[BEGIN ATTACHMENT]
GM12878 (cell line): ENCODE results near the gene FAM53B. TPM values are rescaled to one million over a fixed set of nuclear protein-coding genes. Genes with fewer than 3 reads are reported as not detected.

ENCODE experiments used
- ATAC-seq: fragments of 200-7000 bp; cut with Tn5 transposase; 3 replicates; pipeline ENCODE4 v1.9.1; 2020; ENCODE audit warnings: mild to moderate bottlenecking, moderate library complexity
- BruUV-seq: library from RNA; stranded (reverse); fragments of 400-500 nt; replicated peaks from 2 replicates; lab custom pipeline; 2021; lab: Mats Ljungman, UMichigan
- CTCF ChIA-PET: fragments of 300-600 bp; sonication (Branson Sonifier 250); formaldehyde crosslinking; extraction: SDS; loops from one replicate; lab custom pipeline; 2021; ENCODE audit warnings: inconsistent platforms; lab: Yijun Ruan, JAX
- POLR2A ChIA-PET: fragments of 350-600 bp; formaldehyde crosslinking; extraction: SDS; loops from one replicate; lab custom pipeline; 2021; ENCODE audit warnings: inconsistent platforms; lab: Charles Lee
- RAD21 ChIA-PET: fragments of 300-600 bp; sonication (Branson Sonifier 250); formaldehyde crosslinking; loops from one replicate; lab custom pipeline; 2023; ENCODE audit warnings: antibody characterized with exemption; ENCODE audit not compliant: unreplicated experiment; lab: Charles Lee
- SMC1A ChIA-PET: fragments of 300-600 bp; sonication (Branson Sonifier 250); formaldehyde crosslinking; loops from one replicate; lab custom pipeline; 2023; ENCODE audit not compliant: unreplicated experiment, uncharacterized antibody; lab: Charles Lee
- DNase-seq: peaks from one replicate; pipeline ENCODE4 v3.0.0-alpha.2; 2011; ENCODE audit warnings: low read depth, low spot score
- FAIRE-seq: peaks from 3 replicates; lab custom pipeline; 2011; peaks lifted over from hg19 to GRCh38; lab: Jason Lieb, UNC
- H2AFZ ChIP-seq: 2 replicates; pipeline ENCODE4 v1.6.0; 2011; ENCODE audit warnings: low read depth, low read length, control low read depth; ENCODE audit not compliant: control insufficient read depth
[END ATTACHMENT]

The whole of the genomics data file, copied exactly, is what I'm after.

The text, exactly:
GM12878 (cell line): ENCODE results near the gene FAM53B. TPM values are rescaled to one million over a fixed set of nuclear protein-coding genes. Genes with fewer than 3 reads are reported as not detected.

ENCODE experiments used
- ATAC-seq: fragments of 200-7000 bp; cut with Tn5 transposase; 3 replicates; pipeline ENCODE4 v1.9.1; 2020; ENCODE audit warnings: mild to moderate bottlenecking, moderate library complexity
- BruUV-seq: library from RNA; stranded (reverse); fragments of 400-500 nt; replicated peaks from 2 replicates; lab custom pipeline; 2021; lab: Mats Ljungman, UMichigan
- CTCF ChIA-PET: fragments of 300-600 bp; sonication (Branson Sonifier 250); formaldehyde crosslinking; extraction: SDS; loops from one replicate; lab custom pipeline; 2021; ENCODE audit warnings: inconsistent platforms; lab: Yijun Ruan, JAX
- POLR2A ChIA-PET: fragments of 350-600 bp; formaldehyde crosslinking; extraction: SDS; loops from one replicate; lab custom pipeline; 2021; ENCODE audit warnings: inconsistent platforms; lab: Charles Lee
- RAD21 ChIA-PET: fragments of 300-600 bp; sonication (Branson Sonifier 250); formaldehyde crosslinking; loops from one replicate; lab custom pipeline; 2023; ENCODE audit warnings: antibody characterized with exemption; ENCODE audit not compliant: unreplicated experiment; lab: Charles Lee
- SMC1A ChIA-PET: fragments of 300-600 bp; sonication (Branson Sonifier 250); formaldehyde crosslinking; loops from one replicate; lab custom pipeline; 2023; ENCODE audit not compliant: unreplicated experiment, uncharacterized antibody; lab: Charles Lee
- DNase-seq: peaks from one replicate; pipeline ENCODE4 v3.0.0-alpha.2; 2011; ENCODE audit warnings: low read depth, low spot score
- FAIRE-seq: peaks from 3 replicates; lab custom pipeline; 2011; peaks lifted over from hg19 to GRCh38; lab: Jason Lieb, UNC
- H2AFZ ChIP-seq: 2 replicates; pipeline ENCODE4 v1.6.0; 2011; ENCODE audit warnings: low read depth, low read length, control low read depth; ENCODE audit not compliant: control insufficient read depth